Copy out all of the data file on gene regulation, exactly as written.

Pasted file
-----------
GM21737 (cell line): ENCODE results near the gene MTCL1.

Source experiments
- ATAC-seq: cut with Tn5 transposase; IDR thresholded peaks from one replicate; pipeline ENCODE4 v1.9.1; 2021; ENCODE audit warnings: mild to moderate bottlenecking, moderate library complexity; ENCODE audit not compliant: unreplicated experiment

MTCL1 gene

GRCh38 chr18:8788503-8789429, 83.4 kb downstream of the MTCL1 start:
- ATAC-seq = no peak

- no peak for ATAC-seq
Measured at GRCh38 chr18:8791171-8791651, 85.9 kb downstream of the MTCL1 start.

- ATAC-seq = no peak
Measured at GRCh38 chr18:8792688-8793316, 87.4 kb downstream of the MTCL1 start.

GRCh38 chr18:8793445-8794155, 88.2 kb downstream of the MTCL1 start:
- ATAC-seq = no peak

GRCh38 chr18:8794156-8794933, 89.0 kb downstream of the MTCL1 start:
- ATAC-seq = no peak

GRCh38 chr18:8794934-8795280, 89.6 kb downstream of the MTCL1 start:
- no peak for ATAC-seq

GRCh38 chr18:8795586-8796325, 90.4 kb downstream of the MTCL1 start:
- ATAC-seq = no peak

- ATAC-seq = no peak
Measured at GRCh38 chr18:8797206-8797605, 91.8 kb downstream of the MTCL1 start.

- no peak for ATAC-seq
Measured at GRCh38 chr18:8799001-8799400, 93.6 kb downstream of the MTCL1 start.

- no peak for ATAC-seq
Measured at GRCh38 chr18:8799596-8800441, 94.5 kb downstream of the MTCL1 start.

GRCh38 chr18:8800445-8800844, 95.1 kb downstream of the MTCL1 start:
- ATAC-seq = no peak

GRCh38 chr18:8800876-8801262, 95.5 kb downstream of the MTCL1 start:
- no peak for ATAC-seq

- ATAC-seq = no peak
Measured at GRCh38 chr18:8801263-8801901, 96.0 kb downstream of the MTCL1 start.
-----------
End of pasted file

GM21737 (cell line): ENCODE results near the gene MTCL1.

Source experiments
- ATAC-seq: cut with Tn5 transposase; IDR thresholded peaks from one replicate; pipeline ENCODE4 v1.9.1; 2021; ENCODE audit warnings: mild to moderate bottlenecking, moderate library complexity; ENCODE audit not compliant: unreplicated experiment

MTCL1 gene

GRCh38 chr18:8788503-8789429, 83.4 kb downstream of the MTCL1 start:
- ATAC-seq = no peak

- no peak for ATAC-seq
Measured at GRCh38 chr18:8791171-8791651, 85.9 kb downstream of the MTCL1 start.

- ATAC-seq = no peak
Measured at GRCh38 chr18:8792688-8793316, 87.4 kb downstream of the MTCL1 start.

GRCh38 chr18:8793445-8794155, 88.2 kb downstream of the MTCL1 start:
- ATAC-seq = no peak

GRCh38 chr18:8794156-8794933, 89.0 kb downstream of the MTCL1 start:
- ATAC-seq = no peak

GRCh38 chr18:8794934-8795280, 89.6 kb downstream of the MTCL1 start:
- no peak for ATAC-seq

GRCh38 chr18:8795586-8796325, 90.4 kb downstream of the MTCL1 start:
- ATAC-seq = no peak

- ATAC-seq = no peak
Measured at GRCh38 chr18:8797206-8797605, 91.8 kb downstream of the MTCL1 start.

- no peak for ATAC-seq
Measured at GRCh38 chr18:8799001-8799400, 93.6 kb downstream of the MTCL1 start.

- no peak for ATAC-seq
Measured at GRCh38 chr18:8799596-8800441, 94.5 kb downstream of the MTCL1 start.

GRCh38 chr18:8800445-8800844, 95.1 kb downstream of the MTCL1 start:
- ATAC-seq = no peak

GRCh38 chr18:8800876-8801262, 95.5 kb downstream of the MTCL1 start:
- no peak for ATAC-seq

- ATAC-seq = no peak
Measured at GRCh38 chr18:8801263-8801901, 96.0 kb downstream of the MTCL1 start.